Calculating compound interest with .NET and C#


I spent some time looking for a simple compound interest calculation function in .NET today. I couldn't find anything usable, so I grabbed the source formula and reduced it to .NET.

Here's the formula:

A = P * (1 + r / n) ^ n * t
A = final total amount
P = principal amount
r = interest rate (decimal)
n = number of periods per year
t = number of years

The C# code:

decimal CalculateTotalWithCompoundInterest(decimal principal, decimal interestRate, int compoundingPeriodsPerYear, double yearCount)
{
    return principal * (decimal)Math.Pow((double)(1 + interestRate / compoundingPeriodsPerYear), compoundingPeriodsPerYear * yearCount);
}

For example, you can calculate the total loan amount for $10,000.00 (principal and interest), compounded daily for 2 years like so:

decimal total = CalculateTotalWithCompoundInterest(10000m, 8.5m, 365, 2);

author: Chris Hynes | posted @ Tuesday, October 09, 2012 11:11 AM

Fixing Razor intellisense after it breaks during a VS 2012/ASP.NET MVC 4 upgrade


I upgraded an ASP.NET MVC 3 project to MVC 4, and upgraded to VS 2012 at the same time. Everything compiled fine, and worked fine in the browser, but the intellisense was totally broken.

I couldn't for the life of me figure it out. Everything in web.config looked right, the correct assembly versions were referenced, etc.

Finally, I realized that the issue was in the Views\Web.config. The version numbers of assemblies there were pointing to MVC 3 and WebPages 1, rather than MVC 4 and WebPages 2.

To solve the issue, change all the version numbers in that file appropriately (4.0.0.0 for System.Web.Mvc references, and 2.0.0.0 for System.Web.WebPages.Razor references).

author: Chris Hynes | posted @ Thursday, October 04, 2012 6:24 PM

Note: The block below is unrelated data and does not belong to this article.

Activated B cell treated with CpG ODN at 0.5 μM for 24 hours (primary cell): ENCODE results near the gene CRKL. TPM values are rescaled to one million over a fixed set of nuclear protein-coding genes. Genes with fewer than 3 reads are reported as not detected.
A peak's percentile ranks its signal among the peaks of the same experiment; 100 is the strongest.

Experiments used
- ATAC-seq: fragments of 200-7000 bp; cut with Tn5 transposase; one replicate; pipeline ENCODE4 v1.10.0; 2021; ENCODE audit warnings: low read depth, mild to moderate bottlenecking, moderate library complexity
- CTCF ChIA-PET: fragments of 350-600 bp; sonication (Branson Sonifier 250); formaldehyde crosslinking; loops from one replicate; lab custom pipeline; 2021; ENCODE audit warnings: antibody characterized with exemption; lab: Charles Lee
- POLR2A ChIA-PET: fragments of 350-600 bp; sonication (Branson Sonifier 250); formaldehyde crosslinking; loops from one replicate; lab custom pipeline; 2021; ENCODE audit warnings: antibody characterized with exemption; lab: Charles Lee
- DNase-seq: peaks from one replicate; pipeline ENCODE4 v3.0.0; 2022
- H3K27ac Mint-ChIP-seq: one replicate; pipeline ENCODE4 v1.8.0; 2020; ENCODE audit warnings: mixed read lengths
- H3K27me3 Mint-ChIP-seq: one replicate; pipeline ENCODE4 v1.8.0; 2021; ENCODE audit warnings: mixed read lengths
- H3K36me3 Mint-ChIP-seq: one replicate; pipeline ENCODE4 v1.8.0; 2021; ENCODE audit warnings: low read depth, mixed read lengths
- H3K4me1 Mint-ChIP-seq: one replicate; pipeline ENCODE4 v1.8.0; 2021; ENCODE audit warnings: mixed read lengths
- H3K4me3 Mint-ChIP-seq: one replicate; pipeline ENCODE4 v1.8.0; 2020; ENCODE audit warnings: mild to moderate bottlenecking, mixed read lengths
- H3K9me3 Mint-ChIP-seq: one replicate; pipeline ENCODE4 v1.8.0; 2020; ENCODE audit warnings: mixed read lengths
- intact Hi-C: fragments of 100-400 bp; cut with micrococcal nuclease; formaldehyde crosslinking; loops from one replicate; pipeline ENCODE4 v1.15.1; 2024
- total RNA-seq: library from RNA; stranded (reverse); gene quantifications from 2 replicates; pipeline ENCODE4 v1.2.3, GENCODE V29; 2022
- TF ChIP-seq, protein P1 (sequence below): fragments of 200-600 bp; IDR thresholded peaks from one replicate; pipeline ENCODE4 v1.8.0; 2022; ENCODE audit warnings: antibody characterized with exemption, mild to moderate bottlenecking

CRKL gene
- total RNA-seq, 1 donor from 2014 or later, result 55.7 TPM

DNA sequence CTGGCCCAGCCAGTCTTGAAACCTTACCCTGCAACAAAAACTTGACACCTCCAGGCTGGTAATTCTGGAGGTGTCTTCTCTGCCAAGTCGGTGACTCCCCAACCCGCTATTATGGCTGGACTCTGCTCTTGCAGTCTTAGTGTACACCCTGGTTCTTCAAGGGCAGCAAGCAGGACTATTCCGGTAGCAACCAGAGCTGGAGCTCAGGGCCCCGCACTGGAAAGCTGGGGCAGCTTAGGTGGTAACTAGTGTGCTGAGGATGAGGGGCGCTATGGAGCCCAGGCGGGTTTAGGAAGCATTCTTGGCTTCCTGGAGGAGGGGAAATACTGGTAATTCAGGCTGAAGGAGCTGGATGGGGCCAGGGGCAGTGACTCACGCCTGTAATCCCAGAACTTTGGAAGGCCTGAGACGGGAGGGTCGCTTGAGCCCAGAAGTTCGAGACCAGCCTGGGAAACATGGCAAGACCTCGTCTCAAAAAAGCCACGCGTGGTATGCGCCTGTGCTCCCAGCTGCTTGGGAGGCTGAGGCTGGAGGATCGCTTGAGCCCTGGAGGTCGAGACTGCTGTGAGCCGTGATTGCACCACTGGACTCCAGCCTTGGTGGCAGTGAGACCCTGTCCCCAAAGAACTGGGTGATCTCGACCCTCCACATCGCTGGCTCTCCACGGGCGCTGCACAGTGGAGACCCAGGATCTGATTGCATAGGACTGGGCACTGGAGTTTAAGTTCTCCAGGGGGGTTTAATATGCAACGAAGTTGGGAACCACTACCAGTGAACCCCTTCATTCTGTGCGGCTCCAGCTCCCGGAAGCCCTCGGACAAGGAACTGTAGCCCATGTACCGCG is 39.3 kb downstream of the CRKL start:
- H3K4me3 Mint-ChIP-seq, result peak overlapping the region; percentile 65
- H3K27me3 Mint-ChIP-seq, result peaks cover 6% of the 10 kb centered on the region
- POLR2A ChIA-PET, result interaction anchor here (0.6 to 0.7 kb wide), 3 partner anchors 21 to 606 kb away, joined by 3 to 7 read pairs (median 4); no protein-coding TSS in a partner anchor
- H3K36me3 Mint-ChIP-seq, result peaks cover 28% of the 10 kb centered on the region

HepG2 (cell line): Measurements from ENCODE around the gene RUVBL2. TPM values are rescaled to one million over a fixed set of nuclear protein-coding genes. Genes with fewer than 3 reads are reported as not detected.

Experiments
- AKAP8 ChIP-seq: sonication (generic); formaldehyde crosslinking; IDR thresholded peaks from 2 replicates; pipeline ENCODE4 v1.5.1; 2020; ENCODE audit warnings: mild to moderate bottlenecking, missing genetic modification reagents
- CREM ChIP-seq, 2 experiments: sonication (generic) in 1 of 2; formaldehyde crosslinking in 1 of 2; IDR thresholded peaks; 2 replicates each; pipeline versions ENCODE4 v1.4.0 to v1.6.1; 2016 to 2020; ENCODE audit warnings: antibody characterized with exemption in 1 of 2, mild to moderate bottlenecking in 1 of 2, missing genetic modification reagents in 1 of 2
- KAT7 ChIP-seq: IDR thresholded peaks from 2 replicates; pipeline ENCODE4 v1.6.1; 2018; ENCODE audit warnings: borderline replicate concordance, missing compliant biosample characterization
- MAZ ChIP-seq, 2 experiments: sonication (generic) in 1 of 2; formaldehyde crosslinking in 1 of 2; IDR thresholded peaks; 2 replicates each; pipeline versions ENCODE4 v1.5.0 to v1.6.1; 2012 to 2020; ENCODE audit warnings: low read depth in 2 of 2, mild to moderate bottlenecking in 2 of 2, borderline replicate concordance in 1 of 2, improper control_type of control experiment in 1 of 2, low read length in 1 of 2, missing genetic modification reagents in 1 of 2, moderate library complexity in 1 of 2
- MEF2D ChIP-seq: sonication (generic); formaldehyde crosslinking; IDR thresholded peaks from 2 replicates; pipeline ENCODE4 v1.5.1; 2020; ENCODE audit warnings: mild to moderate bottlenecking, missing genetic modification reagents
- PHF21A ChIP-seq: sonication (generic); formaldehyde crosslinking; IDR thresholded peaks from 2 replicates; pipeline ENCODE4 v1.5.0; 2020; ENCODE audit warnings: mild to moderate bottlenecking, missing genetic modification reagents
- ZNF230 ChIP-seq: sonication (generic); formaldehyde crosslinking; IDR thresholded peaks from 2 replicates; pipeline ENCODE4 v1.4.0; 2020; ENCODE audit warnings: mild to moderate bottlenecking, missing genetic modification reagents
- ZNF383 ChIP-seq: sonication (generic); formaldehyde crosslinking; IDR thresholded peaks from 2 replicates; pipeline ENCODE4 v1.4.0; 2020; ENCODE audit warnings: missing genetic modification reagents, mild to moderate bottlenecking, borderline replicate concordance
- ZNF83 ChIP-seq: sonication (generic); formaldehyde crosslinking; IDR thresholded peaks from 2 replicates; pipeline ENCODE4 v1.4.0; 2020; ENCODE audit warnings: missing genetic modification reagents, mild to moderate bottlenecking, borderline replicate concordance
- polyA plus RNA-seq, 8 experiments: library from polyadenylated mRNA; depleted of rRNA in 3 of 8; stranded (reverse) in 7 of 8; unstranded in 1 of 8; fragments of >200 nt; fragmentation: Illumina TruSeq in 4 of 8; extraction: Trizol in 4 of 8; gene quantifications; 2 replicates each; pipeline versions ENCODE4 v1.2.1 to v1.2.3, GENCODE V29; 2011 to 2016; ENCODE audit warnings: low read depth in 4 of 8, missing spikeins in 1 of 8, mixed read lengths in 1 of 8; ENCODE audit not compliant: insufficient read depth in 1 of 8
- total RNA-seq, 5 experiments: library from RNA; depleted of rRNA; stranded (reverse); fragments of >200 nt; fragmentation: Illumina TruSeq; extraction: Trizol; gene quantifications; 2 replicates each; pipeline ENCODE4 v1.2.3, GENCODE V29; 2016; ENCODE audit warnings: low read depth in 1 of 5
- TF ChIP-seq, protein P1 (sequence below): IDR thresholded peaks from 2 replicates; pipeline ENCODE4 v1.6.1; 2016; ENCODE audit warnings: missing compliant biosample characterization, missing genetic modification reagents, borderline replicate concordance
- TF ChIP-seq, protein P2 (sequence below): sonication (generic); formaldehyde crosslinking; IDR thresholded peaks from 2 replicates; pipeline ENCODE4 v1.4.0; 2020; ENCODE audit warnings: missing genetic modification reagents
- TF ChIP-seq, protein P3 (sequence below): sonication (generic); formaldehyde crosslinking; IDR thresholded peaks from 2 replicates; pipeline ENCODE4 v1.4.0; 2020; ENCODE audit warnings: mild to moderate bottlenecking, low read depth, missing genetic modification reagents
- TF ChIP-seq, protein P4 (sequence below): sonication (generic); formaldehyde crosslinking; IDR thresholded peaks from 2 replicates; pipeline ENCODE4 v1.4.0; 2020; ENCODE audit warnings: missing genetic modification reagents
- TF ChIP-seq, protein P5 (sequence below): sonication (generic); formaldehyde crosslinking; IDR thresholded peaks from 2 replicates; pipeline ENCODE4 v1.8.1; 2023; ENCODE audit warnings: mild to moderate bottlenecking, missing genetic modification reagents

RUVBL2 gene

DataBinder.Eval and ExpandoObject with custom TypeDescriptor


I just ran into an issue where DataBinder.Eval was exploding with an exception like this:

'System.Dynamic.ExpandoObject' does not contain a definition for 'Id'.

The problem here is that DataBinder.Eval uses either reflection and type descriptors to bind to properties. ExpandoObject (and dynamic types) don't support reflection. ExpandoObject doesn't implement ICustomTypeDescriptor either, leading to an exception when attempting to bind to an ExpandoObject.

After half an hour of googling, I found Bertrand Le Roy's excellent example of building custom type descriptors: Fun with C# 4.0's dynamic. I'm not sure why it took me so long to find it, so I figure I'll give him a bit of google juice and add some more keywords.

Also, that sample is rather out of date, so you'll have to do a couple of tweaks to make it work in .NET 4/4.5 (see below). Once that's done, you will have a bindable wrapper object that takes an ExpandoObject and can be directly bound to. Given and ExpandoObject "dyn" with a property named "Id", you can do this:

var bindableObj = new DynamicTypeDescriptorWrapper(dyn);

var value = DataBinder.Eval(bindableObj, "Id");

Changes required

First, change DynamicHelper.cs to the following:

public static class DynamicHelper {
    public static object GetValue(object dyn, string propName) {
        // Warning: this is rather expensive, and should be cached in a real app
        var GetterSite = CallSite<Func<CallSite, object, object>>.Create(
                Binder.GetMember(CSharpBinderFlags.None,
                    propName, 
                    dyn.GetType(),
                    new [] { CSharpArgumentInfo.Create(CSharpArgumentInfoFlags.None, null) }